Antarctica’s cultural heritage

Bauer (the Macquarie Island Headsman) pointing out the best anchorage at Macquarie Island
Bauer (the Macquarie Island Headsman) pointing out the best anchorage at Macquarie Island (Photo: Frank Hurley)
Sealers moving barrels of penguin oilThe Macquarie Island wireless station – operating and engine houses

Although relatively short, Antarctica's human history has been rich and colourful. Captain Cook was the first recorded approach to the continent in 1772, but it was over a hundred years later that the first group intentionally overwintered at Cape Adare in 1899.

The legacy of human history in the Antarctic includes portable artefacts, buildings, sites, monuments and shipwrecks; documentary evidence such as letters, diaries and administrative documents; and oral and written histories.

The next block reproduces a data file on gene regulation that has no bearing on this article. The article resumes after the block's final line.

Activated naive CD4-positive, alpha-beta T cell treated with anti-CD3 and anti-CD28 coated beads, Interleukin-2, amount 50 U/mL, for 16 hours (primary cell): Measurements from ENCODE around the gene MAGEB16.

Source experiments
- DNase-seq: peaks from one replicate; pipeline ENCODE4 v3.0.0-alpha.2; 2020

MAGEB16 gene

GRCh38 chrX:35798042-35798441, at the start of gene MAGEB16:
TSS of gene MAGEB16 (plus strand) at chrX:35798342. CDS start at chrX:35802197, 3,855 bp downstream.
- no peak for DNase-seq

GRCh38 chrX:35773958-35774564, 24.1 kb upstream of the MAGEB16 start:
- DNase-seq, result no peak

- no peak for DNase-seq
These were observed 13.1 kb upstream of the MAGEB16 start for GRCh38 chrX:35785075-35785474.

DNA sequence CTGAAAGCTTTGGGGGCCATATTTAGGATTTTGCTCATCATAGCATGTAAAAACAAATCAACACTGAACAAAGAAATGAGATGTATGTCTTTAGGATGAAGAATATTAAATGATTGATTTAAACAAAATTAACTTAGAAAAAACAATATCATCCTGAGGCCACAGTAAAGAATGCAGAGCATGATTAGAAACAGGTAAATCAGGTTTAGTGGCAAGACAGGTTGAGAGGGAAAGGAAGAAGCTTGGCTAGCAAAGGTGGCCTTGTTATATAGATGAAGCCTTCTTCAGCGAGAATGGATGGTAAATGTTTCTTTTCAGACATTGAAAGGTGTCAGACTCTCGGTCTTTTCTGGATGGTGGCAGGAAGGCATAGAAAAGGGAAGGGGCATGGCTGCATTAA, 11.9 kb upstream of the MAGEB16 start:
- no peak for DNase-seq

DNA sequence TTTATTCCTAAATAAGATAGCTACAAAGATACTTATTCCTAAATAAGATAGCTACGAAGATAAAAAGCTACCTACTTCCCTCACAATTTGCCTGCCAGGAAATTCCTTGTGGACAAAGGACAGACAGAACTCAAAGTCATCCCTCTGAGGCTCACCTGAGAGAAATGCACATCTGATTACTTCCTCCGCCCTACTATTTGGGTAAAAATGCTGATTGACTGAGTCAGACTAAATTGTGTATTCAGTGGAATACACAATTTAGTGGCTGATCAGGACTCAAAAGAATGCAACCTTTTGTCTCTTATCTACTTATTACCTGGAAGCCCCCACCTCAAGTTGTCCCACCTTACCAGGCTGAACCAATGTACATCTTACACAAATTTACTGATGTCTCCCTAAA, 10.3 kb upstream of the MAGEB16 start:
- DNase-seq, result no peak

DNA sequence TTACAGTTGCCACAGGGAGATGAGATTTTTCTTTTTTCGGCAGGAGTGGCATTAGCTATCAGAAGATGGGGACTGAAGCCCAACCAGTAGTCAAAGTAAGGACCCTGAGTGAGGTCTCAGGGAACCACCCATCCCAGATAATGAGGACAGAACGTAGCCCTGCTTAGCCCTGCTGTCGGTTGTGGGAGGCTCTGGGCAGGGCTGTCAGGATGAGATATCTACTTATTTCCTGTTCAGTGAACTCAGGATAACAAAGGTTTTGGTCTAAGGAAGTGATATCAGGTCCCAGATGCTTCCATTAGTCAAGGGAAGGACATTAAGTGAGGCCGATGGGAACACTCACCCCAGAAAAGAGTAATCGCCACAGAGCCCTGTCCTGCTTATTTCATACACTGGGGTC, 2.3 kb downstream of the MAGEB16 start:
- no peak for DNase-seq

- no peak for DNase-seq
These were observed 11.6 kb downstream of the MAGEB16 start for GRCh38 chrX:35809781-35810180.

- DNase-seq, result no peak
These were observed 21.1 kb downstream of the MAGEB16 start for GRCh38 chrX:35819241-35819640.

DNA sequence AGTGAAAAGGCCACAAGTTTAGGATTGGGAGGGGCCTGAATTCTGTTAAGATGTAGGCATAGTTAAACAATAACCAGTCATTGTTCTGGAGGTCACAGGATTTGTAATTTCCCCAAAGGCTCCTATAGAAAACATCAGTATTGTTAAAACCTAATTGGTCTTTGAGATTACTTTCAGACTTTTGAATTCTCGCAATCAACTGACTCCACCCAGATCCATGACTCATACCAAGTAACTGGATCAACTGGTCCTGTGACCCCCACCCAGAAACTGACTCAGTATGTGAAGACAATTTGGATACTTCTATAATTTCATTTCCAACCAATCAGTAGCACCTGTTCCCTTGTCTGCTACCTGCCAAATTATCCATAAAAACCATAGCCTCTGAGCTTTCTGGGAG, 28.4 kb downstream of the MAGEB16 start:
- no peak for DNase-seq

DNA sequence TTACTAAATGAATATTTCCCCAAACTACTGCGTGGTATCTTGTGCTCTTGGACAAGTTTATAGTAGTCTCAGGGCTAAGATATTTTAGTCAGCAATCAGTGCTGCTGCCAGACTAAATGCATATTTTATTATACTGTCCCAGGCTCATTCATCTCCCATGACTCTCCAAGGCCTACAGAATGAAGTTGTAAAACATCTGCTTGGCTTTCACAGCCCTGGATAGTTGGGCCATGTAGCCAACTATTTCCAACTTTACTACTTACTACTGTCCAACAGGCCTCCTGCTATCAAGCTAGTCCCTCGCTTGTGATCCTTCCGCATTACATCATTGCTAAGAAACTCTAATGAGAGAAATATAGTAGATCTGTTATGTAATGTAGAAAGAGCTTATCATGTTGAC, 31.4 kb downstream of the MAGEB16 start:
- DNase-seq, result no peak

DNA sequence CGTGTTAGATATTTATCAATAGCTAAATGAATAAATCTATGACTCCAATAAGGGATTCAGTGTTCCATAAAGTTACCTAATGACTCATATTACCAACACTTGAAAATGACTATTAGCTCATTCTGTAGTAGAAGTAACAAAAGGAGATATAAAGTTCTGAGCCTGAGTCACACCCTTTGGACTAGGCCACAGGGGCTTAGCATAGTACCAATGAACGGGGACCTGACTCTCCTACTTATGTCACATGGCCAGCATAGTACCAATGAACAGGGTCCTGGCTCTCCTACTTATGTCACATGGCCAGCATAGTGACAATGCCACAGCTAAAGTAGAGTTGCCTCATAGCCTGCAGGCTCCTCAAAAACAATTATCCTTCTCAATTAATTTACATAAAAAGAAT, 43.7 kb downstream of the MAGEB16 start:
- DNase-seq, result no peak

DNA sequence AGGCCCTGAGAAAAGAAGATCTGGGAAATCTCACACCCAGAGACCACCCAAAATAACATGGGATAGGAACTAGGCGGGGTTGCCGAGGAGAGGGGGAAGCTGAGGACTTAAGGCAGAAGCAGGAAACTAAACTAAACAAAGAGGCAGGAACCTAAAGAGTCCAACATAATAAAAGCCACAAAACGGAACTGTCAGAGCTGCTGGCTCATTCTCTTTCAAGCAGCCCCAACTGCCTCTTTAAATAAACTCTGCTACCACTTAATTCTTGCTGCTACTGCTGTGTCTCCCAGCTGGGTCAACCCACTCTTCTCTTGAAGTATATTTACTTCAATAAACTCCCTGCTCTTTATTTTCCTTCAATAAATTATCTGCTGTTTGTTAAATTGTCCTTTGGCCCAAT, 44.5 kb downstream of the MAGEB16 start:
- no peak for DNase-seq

The AAD has a commitment to conserve and manage our cultural heritage places and artefacts in the sub-Antarctic and Antarctic regions. The AAD takes a multi-disciplinary approach to understanding conservation issues and developing appropriate measures, including input from historians, archaeologists, scientists and other specialists. Some sites owned or controlled by the AAD have been designated as nationally and/or internationally important for their cultural heritage significance, and others are being assessed for potential heritage values.